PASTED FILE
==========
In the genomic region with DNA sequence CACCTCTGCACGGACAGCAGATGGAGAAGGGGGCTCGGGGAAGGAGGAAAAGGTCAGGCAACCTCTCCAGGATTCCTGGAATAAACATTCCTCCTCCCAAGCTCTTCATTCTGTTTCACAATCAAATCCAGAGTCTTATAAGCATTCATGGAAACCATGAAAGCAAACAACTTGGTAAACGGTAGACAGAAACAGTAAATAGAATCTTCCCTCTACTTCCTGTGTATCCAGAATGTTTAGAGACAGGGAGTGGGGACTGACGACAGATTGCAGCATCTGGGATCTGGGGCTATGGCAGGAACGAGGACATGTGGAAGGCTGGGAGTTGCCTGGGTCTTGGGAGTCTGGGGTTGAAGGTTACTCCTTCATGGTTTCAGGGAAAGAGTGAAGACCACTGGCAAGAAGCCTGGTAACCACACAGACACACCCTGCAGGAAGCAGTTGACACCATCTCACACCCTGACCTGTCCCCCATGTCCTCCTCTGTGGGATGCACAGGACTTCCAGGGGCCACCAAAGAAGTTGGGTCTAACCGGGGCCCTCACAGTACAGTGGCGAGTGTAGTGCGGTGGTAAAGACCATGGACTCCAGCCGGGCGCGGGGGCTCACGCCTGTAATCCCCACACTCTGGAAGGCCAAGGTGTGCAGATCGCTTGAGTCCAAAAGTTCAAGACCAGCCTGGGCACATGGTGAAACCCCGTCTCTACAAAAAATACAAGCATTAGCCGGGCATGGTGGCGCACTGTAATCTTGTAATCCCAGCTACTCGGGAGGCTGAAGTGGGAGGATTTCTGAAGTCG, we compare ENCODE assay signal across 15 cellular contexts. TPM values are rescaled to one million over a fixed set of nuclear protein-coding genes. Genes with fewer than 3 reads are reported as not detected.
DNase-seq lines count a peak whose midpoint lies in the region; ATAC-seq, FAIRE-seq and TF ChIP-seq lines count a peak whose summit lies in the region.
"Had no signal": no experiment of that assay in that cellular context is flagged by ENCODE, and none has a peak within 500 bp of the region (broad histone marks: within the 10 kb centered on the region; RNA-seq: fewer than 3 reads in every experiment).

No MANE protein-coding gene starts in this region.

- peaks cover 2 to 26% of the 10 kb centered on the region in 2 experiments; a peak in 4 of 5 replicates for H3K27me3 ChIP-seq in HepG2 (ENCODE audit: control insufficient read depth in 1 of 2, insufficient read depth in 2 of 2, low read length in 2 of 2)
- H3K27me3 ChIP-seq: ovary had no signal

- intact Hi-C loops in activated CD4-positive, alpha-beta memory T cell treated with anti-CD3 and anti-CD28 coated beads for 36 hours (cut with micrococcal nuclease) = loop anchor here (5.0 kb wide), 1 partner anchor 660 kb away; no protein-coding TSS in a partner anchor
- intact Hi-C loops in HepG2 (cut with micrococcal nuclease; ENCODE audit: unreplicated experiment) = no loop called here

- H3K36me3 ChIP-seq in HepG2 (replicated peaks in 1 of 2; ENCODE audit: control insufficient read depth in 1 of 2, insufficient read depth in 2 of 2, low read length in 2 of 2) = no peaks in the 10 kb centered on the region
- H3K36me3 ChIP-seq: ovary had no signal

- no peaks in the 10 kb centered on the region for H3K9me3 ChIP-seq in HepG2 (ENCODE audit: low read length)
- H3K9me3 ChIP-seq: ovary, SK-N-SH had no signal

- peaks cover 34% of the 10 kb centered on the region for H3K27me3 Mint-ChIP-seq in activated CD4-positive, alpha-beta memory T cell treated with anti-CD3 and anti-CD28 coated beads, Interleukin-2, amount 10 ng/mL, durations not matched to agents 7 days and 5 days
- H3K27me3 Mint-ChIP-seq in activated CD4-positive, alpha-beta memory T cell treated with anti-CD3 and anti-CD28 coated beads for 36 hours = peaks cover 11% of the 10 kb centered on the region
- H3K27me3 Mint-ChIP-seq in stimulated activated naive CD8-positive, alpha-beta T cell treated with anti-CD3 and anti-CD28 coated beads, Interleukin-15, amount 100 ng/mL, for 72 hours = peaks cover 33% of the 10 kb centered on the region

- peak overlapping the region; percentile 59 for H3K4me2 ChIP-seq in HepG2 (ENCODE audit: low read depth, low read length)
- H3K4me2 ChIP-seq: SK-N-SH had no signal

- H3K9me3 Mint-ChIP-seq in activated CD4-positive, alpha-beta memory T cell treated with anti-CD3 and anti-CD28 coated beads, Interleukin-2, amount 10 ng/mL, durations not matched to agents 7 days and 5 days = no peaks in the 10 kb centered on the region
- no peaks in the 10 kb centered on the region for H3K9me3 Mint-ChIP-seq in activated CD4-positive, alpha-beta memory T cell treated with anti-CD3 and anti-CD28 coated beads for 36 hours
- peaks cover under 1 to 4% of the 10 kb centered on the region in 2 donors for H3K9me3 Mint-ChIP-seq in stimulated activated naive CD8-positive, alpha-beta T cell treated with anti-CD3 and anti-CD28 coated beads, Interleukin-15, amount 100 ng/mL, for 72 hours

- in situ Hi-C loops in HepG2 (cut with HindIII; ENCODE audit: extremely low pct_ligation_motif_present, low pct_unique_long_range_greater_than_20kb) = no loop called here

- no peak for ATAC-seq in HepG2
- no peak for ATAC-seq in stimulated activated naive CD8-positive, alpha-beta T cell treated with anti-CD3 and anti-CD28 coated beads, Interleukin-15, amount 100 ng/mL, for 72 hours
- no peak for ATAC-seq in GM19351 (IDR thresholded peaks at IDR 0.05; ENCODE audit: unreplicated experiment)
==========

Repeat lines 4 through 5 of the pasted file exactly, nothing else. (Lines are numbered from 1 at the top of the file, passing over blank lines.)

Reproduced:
No MANE protein-coding gene starts in this region.

- peaks cover 2 to 26% of the 10 kb centered on the region in 2 experiments; a peak in 4 of 5 replicates for H3K27me3 ChIP-seq in HepG2 (ENCODE audit: control insufficient read depth in 1 of 2, insufficient read depth in 2 of 2, low read length in 2 of 2)